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Oil prices: Experts predict how low they could go amid a recession

·Markets Reporter
·2-min read

The recent tumble in oil prices amid fears of a global recession begs the question: How low could crude go if major world economies do, in fact, contract? Predictions vary.

“Global oil demand is fairly strongly correlated with GDP, and so if GDP suffers, global oil demand will suffer too," Stewart Glickman, deputy research director and energy equity analyst at CFRA told Yahoo Finance.

On Wednesday, Brent crude futures (BZ=F) fell below $100 per barrel for the first time since April. On Tuesday, U.S. crude futures (CL=F) dipped below $100 — a level not seen since May.

“I think OPEC+ is trying to thread a pretty narrow needle. They would like to see high prices of course, but not 'so' high that it induces a recession. I am concerned that that is exactly what we are going to get, and so it would not surprise me if oil prices dropped into the low $90s temporarily,” said Glickman.

Citi analysts recently predicted oil could go down to $65 per barrel by year-end in the event of a recession and $45 by the end of 2023.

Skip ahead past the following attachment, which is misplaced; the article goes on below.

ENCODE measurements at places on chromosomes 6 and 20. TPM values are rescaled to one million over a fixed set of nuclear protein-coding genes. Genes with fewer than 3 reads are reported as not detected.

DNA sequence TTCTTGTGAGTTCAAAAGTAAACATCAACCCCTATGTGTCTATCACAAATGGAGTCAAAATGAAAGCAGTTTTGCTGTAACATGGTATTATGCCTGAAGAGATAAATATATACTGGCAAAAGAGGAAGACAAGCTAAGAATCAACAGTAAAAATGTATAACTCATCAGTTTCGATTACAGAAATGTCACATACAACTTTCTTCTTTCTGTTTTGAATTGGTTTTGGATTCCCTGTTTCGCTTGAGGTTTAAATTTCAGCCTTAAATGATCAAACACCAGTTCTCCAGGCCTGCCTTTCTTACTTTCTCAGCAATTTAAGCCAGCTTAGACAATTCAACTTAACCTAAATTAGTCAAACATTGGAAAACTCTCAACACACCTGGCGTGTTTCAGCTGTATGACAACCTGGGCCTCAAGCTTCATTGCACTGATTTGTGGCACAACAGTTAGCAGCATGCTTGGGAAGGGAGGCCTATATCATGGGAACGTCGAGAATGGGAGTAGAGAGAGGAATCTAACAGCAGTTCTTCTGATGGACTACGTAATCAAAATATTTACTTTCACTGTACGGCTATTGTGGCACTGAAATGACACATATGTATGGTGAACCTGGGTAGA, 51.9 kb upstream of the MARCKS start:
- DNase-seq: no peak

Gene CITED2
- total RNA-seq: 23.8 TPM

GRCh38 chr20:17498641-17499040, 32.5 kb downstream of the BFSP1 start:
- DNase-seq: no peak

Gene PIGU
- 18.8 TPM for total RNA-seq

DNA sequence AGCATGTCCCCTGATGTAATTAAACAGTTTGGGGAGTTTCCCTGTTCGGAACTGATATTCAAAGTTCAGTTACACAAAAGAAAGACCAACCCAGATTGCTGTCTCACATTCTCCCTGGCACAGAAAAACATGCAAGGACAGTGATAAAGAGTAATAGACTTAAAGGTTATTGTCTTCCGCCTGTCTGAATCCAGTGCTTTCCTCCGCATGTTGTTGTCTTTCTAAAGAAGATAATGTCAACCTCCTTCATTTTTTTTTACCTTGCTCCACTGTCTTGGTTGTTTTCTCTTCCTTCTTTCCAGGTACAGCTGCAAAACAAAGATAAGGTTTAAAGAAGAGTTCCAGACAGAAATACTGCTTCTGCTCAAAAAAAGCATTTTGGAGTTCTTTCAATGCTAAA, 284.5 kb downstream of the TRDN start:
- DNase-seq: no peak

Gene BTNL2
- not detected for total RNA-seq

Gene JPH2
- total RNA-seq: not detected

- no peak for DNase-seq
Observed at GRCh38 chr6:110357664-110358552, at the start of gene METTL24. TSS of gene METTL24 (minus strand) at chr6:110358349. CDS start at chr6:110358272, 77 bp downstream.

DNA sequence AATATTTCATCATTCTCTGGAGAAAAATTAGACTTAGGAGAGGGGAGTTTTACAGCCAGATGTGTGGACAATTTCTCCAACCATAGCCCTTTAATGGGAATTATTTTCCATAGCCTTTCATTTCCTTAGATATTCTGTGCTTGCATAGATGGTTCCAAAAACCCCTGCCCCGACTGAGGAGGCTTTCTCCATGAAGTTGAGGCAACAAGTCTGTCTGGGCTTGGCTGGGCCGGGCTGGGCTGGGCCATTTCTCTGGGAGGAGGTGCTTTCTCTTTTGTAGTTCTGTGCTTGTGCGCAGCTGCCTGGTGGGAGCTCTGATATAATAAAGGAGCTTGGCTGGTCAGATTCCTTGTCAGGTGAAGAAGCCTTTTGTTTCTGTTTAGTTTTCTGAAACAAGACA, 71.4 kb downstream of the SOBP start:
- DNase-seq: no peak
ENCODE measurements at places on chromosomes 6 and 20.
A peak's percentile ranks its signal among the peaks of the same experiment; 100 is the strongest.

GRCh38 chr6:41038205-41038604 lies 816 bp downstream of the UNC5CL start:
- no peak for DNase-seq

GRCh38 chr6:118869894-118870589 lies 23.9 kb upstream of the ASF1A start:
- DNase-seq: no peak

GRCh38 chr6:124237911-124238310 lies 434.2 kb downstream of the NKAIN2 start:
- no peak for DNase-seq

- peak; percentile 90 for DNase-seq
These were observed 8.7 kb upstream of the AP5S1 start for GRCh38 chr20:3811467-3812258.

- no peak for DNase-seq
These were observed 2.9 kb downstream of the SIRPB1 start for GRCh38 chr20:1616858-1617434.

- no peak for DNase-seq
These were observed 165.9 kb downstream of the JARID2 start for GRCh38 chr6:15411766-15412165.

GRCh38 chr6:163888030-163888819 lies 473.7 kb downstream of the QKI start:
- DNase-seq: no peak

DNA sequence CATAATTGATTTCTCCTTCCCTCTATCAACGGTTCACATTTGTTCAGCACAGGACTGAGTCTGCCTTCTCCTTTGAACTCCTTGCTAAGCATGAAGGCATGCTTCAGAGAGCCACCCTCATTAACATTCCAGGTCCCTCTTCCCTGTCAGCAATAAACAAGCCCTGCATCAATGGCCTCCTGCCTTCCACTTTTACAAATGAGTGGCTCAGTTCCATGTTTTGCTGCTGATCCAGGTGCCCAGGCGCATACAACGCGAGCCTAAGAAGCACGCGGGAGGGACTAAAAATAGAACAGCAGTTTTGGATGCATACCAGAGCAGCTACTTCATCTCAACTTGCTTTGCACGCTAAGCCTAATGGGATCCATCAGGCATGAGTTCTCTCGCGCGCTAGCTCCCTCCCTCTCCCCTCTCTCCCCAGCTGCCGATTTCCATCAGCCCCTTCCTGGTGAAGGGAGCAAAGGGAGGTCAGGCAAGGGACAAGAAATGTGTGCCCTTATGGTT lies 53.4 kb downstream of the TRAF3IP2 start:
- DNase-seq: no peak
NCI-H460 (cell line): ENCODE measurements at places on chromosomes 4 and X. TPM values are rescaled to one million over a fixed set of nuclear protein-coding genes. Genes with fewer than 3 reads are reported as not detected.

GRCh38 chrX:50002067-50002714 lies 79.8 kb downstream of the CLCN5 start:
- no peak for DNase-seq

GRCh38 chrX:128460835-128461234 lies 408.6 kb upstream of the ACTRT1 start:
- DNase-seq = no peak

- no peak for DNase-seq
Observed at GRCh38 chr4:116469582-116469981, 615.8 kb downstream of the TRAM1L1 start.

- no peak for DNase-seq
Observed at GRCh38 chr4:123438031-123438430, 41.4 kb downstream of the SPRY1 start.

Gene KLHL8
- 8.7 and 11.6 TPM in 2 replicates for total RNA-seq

Bernstein analysts noted, “If we see a recession and OPEC trims production by 2M bpd then the implied range [for oil] is $70-$80."

History shows prices can fall quickly when the economy contracts.

“Back in July 2008 crude oil prices reached $145 per barrel. By December, the price had plummeted to $35 per barrel. A recession with a decline in demand of 10% can result in a $35 to $50 per barrel decline in oil prices,” Andy Lipow of Lipow Oil Associates told Yahoo Finance earlier this year.

Oil analyst Glickman highlights what could set this time apart from prior recessions.

“Supply is strained on a bunch of fronts,” he said. “It’s not like we’re swimming in crude oil at the moment.”

He added, “The industry has under-invested in new supply for the better part of seven years, which is a different dynamic than the last time we had a demand-induced drop in oil prices (2008-09).”

The recent decline in oil comes on the heels of a spike in the U.S. dollar against other currencies. A stronger greenback puts pressure on the price of crude, which is traded in dollars.

Ines is a markets reporter covering equities. Follow her on Twitter at @ines_ferre

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